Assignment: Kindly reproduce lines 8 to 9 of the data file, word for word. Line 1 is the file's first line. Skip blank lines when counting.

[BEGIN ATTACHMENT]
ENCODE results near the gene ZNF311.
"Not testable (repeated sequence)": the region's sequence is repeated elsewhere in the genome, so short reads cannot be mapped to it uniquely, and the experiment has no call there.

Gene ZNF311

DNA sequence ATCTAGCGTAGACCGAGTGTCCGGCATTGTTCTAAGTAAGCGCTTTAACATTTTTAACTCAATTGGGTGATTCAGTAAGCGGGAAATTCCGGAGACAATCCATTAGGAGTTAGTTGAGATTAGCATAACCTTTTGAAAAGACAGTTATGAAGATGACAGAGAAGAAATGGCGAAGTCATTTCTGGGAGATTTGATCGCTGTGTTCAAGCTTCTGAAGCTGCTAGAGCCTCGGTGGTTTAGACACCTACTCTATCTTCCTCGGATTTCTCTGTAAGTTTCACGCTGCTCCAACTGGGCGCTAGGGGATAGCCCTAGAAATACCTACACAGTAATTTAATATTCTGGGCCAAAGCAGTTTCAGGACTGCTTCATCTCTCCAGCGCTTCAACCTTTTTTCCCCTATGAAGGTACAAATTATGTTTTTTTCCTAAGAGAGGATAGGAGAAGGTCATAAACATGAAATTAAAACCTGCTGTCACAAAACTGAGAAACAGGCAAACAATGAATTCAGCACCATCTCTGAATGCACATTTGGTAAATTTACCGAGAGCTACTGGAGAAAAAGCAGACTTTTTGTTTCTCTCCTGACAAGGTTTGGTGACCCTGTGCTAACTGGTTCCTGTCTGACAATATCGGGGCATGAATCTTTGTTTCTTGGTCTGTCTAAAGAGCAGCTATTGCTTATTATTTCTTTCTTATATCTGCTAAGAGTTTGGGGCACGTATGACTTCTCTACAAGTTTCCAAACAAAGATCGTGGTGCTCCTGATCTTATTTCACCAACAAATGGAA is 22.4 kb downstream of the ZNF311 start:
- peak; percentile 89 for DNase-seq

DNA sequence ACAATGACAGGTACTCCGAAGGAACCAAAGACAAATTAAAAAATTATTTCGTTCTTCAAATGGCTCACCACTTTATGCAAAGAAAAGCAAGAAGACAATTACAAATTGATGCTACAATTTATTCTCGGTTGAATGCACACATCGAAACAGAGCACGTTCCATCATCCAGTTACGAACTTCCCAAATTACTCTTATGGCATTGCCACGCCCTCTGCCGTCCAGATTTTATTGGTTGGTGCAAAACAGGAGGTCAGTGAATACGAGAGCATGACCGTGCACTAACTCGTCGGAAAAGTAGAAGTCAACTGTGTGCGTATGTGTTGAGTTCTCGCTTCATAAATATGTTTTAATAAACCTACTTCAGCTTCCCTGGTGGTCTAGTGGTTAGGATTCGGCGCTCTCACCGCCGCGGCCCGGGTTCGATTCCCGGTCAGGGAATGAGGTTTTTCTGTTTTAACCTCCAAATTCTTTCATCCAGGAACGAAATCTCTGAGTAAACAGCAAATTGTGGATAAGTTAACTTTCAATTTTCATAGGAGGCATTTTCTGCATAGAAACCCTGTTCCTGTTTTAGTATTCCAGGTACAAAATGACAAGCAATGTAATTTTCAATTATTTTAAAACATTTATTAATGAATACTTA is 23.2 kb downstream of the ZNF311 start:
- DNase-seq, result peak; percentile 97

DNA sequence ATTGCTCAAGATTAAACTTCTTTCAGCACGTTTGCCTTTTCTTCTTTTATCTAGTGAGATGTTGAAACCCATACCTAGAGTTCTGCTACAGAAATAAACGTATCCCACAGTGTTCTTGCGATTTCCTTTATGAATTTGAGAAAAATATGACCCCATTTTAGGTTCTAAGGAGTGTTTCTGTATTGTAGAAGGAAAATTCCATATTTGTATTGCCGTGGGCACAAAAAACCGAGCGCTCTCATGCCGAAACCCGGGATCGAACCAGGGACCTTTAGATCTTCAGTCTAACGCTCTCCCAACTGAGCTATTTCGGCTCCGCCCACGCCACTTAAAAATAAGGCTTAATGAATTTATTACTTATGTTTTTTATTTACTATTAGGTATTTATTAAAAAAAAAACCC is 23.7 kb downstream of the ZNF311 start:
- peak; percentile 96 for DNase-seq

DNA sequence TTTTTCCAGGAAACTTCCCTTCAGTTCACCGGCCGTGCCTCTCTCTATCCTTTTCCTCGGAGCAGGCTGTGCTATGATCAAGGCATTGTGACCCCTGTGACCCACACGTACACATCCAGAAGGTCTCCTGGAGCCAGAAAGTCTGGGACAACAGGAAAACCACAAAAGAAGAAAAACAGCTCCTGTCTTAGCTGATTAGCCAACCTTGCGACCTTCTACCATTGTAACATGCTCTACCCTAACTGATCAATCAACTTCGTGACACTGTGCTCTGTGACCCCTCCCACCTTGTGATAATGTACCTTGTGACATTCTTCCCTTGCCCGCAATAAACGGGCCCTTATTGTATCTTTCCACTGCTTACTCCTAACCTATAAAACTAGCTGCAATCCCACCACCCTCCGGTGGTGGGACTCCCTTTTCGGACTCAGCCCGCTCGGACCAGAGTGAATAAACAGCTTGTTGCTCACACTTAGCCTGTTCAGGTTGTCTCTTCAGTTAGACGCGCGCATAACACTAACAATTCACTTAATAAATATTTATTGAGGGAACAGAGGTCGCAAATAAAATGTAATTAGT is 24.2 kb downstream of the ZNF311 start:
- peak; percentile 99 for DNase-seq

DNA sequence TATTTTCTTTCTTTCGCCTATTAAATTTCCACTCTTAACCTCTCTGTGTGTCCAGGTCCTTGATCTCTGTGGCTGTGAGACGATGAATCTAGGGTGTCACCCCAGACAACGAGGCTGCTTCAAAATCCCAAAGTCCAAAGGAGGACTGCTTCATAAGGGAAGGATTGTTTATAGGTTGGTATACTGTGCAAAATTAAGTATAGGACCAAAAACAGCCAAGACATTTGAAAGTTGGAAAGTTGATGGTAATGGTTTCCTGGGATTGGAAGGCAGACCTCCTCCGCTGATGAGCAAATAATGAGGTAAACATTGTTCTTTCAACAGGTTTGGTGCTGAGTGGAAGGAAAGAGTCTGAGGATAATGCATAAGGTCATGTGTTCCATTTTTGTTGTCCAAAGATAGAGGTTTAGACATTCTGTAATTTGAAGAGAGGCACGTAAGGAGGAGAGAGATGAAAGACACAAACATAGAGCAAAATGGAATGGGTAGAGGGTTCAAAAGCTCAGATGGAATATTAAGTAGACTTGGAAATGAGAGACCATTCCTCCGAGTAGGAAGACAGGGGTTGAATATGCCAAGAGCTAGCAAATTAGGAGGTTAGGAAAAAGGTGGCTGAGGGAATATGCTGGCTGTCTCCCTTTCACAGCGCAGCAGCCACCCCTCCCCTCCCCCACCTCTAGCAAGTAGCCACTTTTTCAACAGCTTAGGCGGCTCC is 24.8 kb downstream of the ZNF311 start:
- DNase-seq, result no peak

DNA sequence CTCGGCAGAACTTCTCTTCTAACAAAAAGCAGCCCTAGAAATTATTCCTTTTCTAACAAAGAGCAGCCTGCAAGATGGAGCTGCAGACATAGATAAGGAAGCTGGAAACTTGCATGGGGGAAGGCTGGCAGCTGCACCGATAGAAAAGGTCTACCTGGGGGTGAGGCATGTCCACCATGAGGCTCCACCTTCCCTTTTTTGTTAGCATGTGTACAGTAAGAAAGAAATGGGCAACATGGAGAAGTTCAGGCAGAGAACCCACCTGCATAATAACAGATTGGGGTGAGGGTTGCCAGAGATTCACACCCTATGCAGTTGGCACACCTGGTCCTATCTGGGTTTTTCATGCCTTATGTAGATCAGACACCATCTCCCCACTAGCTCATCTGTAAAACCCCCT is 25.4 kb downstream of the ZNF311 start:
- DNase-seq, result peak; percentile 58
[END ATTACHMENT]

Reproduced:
DNA sequence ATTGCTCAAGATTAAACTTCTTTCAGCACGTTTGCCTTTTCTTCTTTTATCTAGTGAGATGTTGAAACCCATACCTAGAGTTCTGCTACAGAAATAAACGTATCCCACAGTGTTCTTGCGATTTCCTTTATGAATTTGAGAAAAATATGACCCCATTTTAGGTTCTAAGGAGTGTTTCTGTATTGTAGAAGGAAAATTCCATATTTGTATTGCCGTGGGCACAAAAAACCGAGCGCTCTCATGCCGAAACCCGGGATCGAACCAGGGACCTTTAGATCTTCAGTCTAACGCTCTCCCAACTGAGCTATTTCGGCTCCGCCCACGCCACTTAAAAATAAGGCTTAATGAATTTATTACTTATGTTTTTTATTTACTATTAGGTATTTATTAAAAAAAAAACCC is 23.7 kb downstream of the ZNF311 start:
- peak; percentile 96 for DNase-seq